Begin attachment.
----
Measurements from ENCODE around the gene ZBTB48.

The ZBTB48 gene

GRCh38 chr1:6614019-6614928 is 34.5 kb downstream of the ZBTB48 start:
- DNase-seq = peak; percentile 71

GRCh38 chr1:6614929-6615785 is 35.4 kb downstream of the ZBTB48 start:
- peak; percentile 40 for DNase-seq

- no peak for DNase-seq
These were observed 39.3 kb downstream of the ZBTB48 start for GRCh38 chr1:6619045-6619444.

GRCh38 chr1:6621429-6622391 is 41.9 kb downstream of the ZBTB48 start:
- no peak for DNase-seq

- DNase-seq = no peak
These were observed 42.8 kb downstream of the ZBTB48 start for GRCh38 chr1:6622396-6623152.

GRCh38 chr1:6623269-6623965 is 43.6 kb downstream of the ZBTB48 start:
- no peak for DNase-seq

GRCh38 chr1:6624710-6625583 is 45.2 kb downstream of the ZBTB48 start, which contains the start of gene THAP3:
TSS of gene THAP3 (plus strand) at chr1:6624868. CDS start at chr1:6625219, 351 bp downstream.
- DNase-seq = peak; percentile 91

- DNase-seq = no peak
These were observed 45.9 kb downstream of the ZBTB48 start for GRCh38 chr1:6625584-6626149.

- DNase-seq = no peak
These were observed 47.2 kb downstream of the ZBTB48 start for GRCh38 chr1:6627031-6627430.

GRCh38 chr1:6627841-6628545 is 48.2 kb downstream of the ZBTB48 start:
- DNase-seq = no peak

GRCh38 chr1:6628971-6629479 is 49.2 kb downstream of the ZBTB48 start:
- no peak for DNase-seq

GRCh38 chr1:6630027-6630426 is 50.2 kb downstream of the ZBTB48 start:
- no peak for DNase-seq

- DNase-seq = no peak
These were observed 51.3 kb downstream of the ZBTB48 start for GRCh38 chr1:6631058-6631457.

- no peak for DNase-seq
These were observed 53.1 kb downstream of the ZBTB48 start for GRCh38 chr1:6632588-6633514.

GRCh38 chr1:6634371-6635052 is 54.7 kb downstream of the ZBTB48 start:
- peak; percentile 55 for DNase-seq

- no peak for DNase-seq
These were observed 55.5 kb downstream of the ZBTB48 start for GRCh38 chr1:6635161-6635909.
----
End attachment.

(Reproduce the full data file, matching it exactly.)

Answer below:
Measurements from ENCODE around the gene ZBTB48.

The ZBTB48 gene

GRCh38 chr1:6614019-6614928 is 34.5 kb downstream of the ZBTB48 start:
- DNase-seq = peak; percentile 71

GRCh38 chr1:6614929-6615785 is 35.4 kb downstream of the ZBTB48 start:
- peak; percentile 40 for DNase-seq

- no peak for DNase-seq
These were observed 39.3 kb downstream of the ZBTB48 start for GRCh38 chr1:6619045-6619444.

GRCh38 chr1:6621429-6622391 is 41.9 kb downstream of the ZBTB48 start:
- no peak for DNase-seq

- DNase-seq = no peak
These were observed 42.8 kb downstream of the ZBTB48 start for GRCh38 chr1:6622396-6623152.

GRCh38 chr1:6623269-6623965 is 43.6 kb downstream of the ZBTB48 start:
- no peak for DNase-seq

GRCh38 chr1:6624710-6625583 is 45.2 kb downstream of the ZBTB48 start, which contains the start of gene THAP3:
TSS of gene THAP3 (plus strand) at chr1:6624868. CDS start at chr1:6625219, 351 bp downstream.
- DNase-seq = peak; percentile 91

- DNase-seq = no peak
These were observed 45.9 kb downstream of the ZBTB48 start for GRCh38 chr1:6625584-6626149.

- DNase-seq = no peak
These were observed 47.2 kb downstream of the ZBTB48 start for GRCh38 chr1:6627031-6627430.

GRCh38 chr1:6627841-6628545 is 48.2 kb downstream of the ZBTB48 start:
- DNase-seq = no peak

GRCh38 chr1:6628971-6629479 is 49.2 kb downstream of the ZBTB48 start:
- no peak for DNase-seq

GRCh38 chr1:6630027-6630426 is 50.2 kb downstream of the ZBTB48 start:
- no peak for DNase-seq

- DNase-seq = no peak
These were observed 51.3 kb downstream of the ZBTB48 start for GRCh38 chr1:6631058-6631457.

- no peak for DNase-seq
These were observed 53.1 kb downstream of the ZBTB48 start for GRCh38 chr1:6632588-6633514.

GRCh38 chr1:6634371-6635052 is 54.7 kb downstream of the ZBTB48 start:
- peak; percentile 55 for DNase-seq

- no peak for DNase-seq
These were observed 55.5 kb downstream of the ZBTB48 start for GRCh38 chr1:6635161-6635909.